How much our maps are distorted?


October 16, 2018

Last week Neil Kaye tweeted:

This, of course, provoked me to ask: is it reproduclible? And more specifically, can it be reproduced in the open source statistical programming language, R?

This post, building on experiences working on the open source and reproducible book project Geocomputation with R, answers both questions with a definitive YES. What follows is a description of how this can be done and, importantly, reproducible code that can be modified to check the distortion of any given projection.


Let’s start with installing the necessary packages. We can install the packages hosted on CRAN as follows (note: these and other geographic packages can be installed via the geocompkg ‘metapackage’ with devtools::install_github("geocompr/geocompkg")):

pkgs = c(
  "devtools",       # for install_github
  "sf",             # spatial data classes
  "rnaturalearth",  # world map data
  "dplyr",          # data manipulation
  "purrr",          # data manipulation
  "ggplot2"         # visualisation
to_install = !pkgs %in% installed.packages()
if(any(to_install)) {

In the case of gganimate and transformr the packages must be installed with install_github() or equivalent because they are not (yet) on CRAN. This can be done as follows:


Now you have the necessary packages, the next step is to attach (aka load) the ones we’ll use:



Firstly, we need to get the data. The simplest way is to download the map of World’s countries from the Natural Earth project, for example using the rnaturalearth package:

world_orig = ne_countries(returnclass = "sf")

We are only interested in the geometries of each country. The select() function is used from the dplyr package to remove all of the columns except those that are needed (the geometry column is kept because the geometry column is ‘sticky’):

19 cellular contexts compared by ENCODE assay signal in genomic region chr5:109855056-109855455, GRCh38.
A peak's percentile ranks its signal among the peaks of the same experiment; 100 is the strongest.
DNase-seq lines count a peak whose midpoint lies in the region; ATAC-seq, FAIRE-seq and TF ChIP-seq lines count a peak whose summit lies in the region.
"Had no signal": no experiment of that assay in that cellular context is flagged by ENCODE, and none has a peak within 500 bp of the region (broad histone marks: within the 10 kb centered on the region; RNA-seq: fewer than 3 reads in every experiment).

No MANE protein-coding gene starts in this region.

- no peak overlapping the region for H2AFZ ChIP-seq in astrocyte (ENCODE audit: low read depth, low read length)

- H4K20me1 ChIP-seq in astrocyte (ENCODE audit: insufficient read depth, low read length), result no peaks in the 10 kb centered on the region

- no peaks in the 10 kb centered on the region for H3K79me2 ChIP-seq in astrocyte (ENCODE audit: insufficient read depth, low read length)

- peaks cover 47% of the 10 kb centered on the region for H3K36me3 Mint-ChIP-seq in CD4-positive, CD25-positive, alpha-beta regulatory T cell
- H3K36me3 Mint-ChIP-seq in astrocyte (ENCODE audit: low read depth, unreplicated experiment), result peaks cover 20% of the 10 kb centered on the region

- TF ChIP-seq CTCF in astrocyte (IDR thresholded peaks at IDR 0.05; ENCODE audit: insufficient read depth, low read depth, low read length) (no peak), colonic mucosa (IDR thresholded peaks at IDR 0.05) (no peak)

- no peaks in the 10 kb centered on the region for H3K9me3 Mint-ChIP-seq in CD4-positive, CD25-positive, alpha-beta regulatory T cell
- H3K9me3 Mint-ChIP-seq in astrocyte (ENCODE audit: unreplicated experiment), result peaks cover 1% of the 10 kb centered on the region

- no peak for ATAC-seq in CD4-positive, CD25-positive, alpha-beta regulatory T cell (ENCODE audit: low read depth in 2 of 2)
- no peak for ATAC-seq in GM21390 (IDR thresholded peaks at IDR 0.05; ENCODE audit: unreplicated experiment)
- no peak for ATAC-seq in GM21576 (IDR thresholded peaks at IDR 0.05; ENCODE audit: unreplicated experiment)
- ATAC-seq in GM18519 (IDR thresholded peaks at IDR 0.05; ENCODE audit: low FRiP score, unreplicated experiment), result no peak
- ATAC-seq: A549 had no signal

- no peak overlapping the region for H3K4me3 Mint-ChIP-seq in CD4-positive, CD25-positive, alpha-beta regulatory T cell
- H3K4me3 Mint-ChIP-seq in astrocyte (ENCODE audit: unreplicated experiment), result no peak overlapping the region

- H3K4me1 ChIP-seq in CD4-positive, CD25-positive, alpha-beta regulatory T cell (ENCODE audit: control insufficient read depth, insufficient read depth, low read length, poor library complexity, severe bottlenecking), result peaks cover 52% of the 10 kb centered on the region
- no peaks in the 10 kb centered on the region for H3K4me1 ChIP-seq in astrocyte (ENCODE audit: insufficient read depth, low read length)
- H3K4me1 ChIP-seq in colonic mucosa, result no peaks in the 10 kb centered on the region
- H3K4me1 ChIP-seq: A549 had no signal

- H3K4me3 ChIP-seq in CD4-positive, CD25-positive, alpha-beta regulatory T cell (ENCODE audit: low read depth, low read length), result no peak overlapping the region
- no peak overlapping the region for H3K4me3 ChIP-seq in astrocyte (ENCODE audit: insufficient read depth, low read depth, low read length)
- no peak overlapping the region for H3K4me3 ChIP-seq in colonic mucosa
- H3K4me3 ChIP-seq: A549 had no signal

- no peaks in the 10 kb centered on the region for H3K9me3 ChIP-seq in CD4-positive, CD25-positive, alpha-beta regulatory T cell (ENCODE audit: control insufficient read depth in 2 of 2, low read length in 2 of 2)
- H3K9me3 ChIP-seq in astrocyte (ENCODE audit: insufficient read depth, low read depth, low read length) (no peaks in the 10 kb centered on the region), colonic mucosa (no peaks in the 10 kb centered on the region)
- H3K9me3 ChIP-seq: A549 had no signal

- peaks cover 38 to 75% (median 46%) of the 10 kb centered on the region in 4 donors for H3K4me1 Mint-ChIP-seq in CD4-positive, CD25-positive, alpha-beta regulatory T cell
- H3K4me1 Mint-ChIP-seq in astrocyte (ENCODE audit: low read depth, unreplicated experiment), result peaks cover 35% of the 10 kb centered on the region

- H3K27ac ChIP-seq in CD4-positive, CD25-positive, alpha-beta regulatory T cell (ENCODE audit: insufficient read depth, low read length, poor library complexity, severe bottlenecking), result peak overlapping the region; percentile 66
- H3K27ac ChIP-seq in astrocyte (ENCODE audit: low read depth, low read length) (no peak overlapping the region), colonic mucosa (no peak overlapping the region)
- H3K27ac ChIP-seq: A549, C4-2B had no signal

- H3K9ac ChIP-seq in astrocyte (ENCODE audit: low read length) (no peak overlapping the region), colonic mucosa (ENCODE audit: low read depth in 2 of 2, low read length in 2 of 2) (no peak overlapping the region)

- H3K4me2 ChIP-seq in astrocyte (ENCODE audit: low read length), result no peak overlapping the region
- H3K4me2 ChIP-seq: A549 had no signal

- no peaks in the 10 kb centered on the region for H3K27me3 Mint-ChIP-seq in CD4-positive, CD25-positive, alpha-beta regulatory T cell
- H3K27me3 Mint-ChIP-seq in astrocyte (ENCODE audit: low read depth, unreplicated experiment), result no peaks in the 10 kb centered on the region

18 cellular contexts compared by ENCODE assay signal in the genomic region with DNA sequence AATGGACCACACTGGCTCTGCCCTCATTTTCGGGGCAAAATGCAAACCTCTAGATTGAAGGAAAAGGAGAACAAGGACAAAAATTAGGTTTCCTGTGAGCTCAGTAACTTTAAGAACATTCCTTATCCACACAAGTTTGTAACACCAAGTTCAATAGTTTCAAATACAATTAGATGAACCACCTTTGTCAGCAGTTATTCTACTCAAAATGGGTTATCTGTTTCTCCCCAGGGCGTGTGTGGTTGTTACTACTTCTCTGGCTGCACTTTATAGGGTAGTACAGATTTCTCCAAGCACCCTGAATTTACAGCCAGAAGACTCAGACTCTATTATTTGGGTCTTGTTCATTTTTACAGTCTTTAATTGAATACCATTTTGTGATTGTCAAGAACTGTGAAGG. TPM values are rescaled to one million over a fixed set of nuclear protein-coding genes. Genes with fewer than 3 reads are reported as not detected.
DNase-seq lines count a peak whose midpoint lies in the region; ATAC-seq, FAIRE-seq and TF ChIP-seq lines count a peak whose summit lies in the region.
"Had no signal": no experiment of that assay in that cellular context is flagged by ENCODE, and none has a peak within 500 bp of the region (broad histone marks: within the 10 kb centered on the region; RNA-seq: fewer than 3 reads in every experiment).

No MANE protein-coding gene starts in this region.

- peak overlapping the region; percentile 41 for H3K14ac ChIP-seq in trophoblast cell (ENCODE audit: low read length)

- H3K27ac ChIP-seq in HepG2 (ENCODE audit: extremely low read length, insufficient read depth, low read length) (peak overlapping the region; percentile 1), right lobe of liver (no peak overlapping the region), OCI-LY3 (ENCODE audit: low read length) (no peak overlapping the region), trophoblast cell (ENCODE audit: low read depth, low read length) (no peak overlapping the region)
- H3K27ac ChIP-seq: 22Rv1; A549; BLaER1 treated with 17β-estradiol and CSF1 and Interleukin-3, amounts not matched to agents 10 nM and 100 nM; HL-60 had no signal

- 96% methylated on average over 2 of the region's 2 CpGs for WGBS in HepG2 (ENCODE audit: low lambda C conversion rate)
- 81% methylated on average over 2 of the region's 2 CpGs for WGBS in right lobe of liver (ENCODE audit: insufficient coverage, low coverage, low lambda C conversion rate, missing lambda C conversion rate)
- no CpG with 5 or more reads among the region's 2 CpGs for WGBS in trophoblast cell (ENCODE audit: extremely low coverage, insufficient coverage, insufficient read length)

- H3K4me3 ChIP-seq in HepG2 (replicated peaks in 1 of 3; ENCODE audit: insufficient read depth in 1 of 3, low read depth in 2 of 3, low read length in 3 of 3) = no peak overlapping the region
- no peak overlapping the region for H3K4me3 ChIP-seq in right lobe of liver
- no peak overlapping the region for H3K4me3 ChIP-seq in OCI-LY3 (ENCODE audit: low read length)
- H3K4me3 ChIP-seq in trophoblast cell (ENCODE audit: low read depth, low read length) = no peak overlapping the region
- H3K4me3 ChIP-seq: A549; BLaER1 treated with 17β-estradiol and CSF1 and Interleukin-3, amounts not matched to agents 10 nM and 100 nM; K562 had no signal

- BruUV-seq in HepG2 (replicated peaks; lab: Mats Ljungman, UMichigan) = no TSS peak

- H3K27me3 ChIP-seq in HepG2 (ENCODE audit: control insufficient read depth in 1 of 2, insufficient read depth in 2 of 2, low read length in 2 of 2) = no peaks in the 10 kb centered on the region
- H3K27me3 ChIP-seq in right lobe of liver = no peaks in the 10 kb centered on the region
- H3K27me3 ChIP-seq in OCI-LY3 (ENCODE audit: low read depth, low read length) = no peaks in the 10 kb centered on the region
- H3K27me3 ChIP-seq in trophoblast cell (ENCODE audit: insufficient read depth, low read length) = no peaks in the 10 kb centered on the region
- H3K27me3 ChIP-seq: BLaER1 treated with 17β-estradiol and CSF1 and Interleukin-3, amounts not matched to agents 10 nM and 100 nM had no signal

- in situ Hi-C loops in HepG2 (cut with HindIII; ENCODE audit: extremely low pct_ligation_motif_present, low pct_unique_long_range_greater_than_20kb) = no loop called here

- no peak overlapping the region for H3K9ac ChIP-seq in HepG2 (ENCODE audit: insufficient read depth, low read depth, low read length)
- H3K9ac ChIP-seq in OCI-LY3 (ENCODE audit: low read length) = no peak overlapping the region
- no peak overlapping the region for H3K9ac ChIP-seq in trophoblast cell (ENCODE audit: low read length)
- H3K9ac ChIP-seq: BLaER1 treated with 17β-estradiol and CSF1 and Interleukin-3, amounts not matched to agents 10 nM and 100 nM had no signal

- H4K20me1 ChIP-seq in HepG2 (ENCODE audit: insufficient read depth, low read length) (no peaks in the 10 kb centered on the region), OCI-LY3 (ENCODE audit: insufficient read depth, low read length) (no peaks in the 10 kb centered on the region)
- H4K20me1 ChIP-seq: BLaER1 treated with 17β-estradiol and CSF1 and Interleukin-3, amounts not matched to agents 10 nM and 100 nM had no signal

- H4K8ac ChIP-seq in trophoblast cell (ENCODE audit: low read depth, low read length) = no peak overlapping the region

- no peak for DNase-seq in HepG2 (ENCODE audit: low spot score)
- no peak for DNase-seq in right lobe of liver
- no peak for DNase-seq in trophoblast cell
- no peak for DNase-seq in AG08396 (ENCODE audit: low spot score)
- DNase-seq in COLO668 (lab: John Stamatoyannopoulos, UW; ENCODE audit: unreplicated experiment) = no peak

world_sel = world_orig %>% 

An additional issue is that some countries consist of multiple islands, some of which can be very far from the capital. For example, the territory of the French Republic includes overseas territories such as French Guiana in South America. sf objects deal with this with the MULTIPOLYGON geometry type: each feature can have multiple polygons, as described in Chapter 2 of Geocomputation with R. To check the distortions on the map, each area needs to be treated independently. To do this we will ‘cast’ the world object into single polygons using the st_cast() function:

world_poly = world_sel %>% 

The last step of data preparation is to transform the object into a new coordinate reference system (CRS), allowing us to visualise area distortions. In my case the projection of interest is Web Mercator (EPSG code of 3857):

world = world_poly %>% 
  st_transform(crs = 3857)

However, you can modify it! You could try a different one, for example, crs = 4326.

“Ground truth”

To see how much area we distort using a given projection, we need to know how large it actually is. We can calculate it using one of the equal-area projections, such as the Mollweide projection (+proj=moll), using the st_transform() and st_area() functions:

world_areas = world %>% 
  st_transform(crs = "+proj=moll") %>% 

Calculate the distortions

Next, we need to know how large each area in our projection is. A tiny trick can be helpful here. We can set our projection to NA and this will cause the st_area() function to calculate areas based on map units, instead of the “real” ones:

map_areas = world %>% 
  st_set_crs(NA) %>% 

Now we have all the pieces and can calculate the distortions using a simple equation - 1 / (sqrt(MAP_AREAS, TRUE_AREAS)). To keep all the values to be equal to or lower than 1, we can also scale them using the maximum value:

world_scaled = world %>%